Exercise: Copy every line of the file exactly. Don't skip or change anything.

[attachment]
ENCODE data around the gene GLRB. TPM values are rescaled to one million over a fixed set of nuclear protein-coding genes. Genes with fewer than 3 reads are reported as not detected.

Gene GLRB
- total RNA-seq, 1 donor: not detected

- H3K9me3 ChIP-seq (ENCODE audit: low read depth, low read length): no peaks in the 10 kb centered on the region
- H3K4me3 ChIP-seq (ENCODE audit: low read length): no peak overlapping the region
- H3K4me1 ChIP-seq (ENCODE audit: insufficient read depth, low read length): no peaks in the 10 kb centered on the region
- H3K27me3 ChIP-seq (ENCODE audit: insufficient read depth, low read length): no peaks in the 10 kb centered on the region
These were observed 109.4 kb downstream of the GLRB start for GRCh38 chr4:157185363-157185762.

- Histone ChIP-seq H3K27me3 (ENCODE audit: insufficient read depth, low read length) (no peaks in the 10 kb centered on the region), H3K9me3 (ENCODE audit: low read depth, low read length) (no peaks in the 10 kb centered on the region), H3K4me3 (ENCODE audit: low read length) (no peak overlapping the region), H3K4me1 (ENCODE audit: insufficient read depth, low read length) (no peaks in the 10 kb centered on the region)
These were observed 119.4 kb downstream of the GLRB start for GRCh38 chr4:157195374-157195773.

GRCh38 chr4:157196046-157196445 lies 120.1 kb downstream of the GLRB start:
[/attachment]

ENCODE data around the gene GLRB. TPM values are rescaled to one million over a fixed set of nuclear protein-coding genes. Genes with fewer than 3 reads are reported as not detected.

Gene GLRB
- total RNA-seq, 1 donor: not detected

- H3K9me3 ChIP-seq (ENCODE audit: low read depth, low read length): no peaks in the 10 kb centered on the region
- H3K4me3 ChIP-seq (ENCODE audit: low read length): no peak overlapping the region
- H3K4me1 ChIP-seq (ENCODE audit: insufficient read depth, low read length): no peaks in the 10 kb centered on the region
- H3K27me3 ChIP-seq (ENCODE audit: insufficient read depth, low read length): no peaks in the 10 kb centered on the region
These were observed 109.4 kb downstream of the GLRB start for GRCh38 chr4:157185363-157185762.

- Histone ChIP-seq H3K27me3 (ENCODE audit: insufficient read depth, low read length) (no peaks in the 10 kb centered on the region), H3K9me3 (ENCODE audit: low read depth, low read length) (no peaks in the 10 kb centered on the region), H3K4me3 (ENCODE audit: low read length) (no peak overlapping the region), H3K4me1 (ENCODE audit: insufficient read depth, low read length) (no peaks in the 10 kb centered on the region)
These were observed 119.4 kb downstream of the GLRB start for GRCh38 chr4:157195374-157195773.

GRCh38 chr4:157196046-157196445 lies 120.1 kb downstream of the GLRB start: